PORT-OF-SPAIN, Trinidad--Prime Minister Dr. Keith Rowley on Saturday shot back at all those suggesting that the Sedition Act should be repealed because it is too old, saying there are several other laws we might as well do away with in the same vein.

  “The biggest conversation in Trinidad and Tobago today is how old the Sedition Act is. And it’s time to get rid of it. Well then if that is how we approach it, we might as well go with the whole basket,” Rowley said.

  “Let’s get rid of the Trespass Act, that’s ‘kinda’ old too. Let’s get rid of the act for murder and crime. And while we’re at it, let’s get rid of the act which speaks to common assault, which dates way back to the days of King John and the Magna Carta.”

  The prime minister made the statement while speaking at the Trinidad and Tobago (T&T) Police Service’s special Independence Day celebrations at the Police Administration building on Sackville Street, Port-of-Spain.

  Rowley was, of course, referring to the case in which Public Services Association president Watson Duke was charged with sedition for comments he made last November in relation to jobs at T&T Electricity Commission (T&TEC), Telecommunications Services of T&T (TSTT) and Water and Sewerage Authority (WASA). Duke appeared in the Port-of-Spain Magistrates’ Court on Friday and was granted TT $250,000 (US $36,895) bail.

  However, the charge has led to a public debate on whether the Sedition Act, which was passed in 1920, is outdated and should be revamped to cater to freedom of speech as enshrined in the Constitution.

  On Friday, Rowley reminded all who have taken an oath of office that that oath required them to observe and carry out the laws of T&T, not selectively nor preferentially, but as they exist on the books. He said it was neither about how old the law was, nor about its colonial origin like that of most of our laws, but rather about what exactly the law meant to deal with and is dealing with.

  “I don’t want to get involved in the proceedings of the innards of the court, but as the population is excited about getting rid of the Sedition Act, I want to ask citizens, is it the act itself that is the problem? Or is it alright for a citizen-head of one sector of the country to make disparaging and damaging statements on another sector because ‘it’s my right and freedom to do so?’ And is it my right to say that if I lose my job, the end result would be X, Y, Z?’’

  Last week Wednesday, Dean of The University of the West Indies’ Law Faculty in St. Augustine, Rose-Marie Belle Antoine expressed fear that the country’s misused sedition laws create uncertainty in T&T’s democratic society. She described the act as archaic and noted that although the act had been amended in the late 1970s, there was a need for it to be re-examined once more.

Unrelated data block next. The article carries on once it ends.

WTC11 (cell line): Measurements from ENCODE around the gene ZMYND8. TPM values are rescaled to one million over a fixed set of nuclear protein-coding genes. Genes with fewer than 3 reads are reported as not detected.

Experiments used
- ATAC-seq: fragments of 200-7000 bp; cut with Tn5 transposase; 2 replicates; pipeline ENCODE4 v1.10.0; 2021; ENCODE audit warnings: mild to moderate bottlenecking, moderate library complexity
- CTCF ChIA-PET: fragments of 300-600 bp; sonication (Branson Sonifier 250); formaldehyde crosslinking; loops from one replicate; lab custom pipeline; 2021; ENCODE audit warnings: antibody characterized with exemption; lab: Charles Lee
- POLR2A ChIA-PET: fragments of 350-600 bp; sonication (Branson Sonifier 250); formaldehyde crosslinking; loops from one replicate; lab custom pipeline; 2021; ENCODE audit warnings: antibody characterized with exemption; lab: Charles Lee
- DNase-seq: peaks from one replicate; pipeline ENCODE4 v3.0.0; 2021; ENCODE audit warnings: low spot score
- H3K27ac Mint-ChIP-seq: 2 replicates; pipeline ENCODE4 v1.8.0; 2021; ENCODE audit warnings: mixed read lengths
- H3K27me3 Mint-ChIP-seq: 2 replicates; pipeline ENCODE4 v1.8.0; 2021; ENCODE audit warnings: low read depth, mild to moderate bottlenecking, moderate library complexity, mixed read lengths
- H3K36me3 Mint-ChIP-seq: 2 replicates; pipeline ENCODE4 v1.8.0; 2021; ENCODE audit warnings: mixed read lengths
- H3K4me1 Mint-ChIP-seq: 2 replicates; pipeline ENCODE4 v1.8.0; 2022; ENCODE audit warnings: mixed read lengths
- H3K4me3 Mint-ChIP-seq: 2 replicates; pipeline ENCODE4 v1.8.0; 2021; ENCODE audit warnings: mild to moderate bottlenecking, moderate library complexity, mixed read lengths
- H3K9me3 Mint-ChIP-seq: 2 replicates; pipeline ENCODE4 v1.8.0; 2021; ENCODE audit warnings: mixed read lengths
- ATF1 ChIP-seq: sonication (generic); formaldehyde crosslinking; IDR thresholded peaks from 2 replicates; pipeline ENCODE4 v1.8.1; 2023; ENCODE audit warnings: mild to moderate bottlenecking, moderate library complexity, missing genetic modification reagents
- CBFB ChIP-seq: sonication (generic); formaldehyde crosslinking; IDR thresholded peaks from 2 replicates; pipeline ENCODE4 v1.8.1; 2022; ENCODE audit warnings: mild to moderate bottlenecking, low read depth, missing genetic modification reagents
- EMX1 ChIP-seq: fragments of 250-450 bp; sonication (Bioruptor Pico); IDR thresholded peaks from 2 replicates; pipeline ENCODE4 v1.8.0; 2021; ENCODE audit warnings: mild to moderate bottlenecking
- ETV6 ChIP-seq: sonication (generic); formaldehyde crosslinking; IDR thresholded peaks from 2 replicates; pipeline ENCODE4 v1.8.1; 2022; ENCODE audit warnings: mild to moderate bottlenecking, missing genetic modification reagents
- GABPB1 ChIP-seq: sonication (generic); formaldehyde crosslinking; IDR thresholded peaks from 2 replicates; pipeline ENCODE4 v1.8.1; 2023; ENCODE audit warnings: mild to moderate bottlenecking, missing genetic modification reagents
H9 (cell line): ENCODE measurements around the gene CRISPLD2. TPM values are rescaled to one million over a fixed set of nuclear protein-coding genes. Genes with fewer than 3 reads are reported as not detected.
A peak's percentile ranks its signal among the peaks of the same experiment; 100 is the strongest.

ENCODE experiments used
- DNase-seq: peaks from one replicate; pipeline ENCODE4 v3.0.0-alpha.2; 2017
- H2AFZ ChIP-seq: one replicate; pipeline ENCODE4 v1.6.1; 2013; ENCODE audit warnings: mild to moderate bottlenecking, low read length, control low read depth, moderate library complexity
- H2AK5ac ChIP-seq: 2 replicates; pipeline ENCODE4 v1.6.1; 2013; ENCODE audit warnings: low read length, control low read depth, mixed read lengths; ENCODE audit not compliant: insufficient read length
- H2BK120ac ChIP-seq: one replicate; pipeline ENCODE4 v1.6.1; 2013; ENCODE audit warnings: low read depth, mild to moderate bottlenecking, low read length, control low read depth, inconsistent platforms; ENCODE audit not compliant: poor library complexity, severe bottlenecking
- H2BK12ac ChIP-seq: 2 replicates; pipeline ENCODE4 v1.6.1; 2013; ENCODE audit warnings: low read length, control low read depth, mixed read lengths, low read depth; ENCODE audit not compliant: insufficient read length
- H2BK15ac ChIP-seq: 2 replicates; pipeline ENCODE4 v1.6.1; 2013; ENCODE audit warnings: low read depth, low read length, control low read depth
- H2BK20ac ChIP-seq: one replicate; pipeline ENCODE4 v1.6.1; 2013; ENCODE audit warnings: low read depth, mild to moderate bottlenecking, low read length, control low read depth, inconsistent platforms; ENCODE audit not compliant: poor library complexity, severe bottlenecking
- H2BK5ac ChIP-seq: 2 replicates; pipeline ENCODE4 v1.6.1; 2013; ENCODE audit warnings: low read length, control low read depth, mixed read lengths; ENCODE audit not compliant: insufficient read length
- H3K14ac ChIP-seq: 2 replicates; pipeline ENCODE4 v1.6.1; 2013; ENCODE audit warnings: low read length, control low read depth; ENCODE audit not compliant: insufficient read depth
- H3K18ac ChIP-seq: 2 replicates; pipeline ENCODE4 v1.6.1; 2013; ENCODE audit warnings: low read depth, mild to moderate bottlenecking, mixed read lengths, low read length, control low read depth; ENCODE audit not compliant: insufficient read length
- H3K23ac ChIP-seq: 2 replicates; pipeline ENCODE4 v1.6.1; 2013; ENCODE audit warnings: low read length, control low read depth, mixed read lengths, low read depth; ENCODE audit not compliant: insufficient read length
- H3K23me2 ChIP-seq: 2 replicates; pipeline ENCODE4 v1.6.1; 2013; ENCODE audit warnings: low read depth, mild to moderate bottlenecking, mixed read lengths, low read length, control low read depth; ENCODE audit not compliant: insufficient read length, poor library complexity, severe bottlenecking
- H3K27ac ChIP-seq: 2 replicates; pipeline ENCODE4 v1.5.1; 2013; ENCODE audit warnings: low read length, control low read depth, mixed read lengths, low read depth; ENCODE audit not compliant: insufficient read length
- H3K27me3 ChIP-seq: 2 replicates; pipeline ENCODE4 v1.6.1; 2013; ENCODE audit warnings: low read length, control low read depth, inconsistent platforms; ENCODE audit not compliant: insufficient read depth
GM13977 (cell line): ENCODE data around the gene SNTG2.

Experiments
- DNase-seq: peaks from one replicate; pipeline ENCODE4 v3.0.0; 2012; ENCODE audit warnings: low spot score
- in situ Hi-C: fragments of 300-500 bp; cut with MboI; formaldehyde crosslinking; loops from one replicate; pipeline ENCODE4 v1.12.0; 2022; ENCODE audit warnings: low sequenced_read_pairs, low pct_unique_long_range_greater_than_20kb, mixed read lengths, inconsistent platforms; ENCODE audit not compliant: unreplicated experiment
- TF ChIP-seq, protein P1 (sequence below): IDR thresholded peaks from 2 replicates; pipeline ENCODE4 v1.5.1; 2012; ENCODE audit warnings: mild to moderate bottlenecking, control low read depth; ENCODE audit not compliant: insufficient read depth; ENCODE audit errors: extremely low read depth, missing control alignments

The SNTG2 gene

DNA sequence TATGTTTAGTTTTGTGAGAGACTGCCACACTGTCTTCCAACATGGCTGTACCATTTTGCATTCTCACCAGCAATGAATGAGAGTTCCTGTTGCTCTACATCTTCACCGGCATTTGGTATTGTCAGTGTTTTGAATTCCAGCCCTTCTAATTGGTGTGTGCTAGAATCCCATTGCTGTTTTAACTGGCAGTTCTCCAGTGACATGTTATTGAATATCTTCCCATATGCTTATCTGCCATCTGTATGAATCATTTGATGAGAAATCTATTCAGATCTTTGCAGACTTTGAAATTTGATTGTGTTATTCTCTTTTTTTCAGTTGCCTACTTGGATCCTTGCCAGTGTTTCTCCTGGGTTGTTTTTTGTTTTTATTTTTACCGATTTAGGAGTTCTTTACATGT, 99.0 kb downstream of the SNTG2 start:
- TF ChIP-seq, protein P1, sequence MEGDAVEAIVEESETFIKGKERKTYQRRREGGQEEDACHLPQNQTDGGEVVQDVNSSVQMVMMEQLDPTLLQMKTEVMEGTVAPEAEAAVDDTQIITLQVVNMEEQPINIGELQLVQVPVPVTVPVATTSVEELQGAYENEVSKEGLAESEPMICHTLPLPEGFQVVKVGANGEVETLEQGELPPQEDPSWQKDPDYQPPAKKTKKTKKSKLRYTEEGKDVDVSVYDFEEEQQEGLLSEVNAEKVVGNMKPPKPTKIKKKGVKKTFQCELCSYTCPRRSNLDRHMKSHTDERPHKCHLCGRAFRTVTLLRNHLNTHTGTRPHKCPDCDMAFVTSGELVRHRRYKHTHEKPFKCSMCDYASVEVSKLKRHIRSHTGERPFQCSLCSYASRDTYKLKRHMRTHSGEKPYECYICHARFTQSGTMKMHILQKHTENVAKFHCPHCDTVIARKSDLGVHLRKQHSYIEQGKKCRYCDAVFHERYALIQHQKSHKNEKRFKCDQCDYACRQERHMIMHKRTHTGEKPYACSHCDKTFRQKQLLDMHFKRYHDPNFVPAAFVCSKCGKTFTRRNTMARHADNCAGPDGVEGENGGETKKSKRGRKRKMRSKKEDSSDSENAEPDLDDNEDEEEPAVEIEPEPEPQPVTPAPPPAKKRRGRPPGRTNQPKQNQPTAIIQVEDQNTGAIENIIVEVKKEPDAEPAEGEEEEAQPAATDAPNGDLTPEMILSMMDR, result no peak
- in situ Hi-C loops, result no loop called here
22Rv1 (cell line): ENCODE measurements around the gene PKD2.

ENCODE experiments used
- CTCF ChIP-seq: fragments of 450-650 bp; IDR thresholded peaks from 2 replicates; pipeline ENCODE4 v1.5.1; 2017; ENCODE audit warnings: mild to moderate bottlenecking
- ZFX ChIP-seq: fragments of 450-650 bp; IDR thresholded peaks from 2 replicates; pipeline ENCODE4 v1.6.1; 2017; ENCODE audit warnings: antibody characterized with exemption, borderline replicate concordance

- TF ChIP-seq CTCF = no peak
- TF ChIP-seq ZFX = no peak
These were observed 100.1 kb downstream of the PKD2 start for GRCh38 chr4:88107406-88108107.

Meanwhile, commenting on the work of the T&T Police Service (TTPS), Rowley said it must not be forgotten that it was the police among the various national security arms who stood between the population and the criminal element in all its forms.

  “Let’s not forget that. Let us remind ourselves on an ongoing basis that what stands between you and your family is a family of a police officer and his or her family … that is the reality,” Rowley emphasised.

  Reiterating words said by Commissioner of Police Gary Griffith, who had spoken before him, Rowley said: “We can admit and must admit we have not won the war against criminal excesses, but we will if we go in the right direction and do what has to be done.”

  Taking a moment to share his own encounter with crime, Rowley said 30 years ago when his wife Sharon was seven months pregnant, as they lay on a bed, an intruder had entered their bedroom with a dagger.

  “I know that feeling. I know the fear of crime,” Rowley said.

  “I know that crime is not anything new in T&T. I know as a society we have to be permanently engaged with the criminal element.”

  Rowley said today, criminals don’t use daggers, they use guns and “and some use their hands … their fingers to commit crime.”

  He said at the level of the Security Council as well as the Cabinet, he is assuring that within the realms of their resources, the provision will be made for officers to have not just the basic tools and training, but more than the basics.

  “It is for you the officers, particularly the managers of the system, to ensure what resources we make available to you, you apply those resources to your own resource; and your best resource is your attitude and your integrity, and if you apply those resources to our problem, there is no mountain you cannot climb successfully in T&T,” he said. ~ Trinidad & Tobago Guardian ~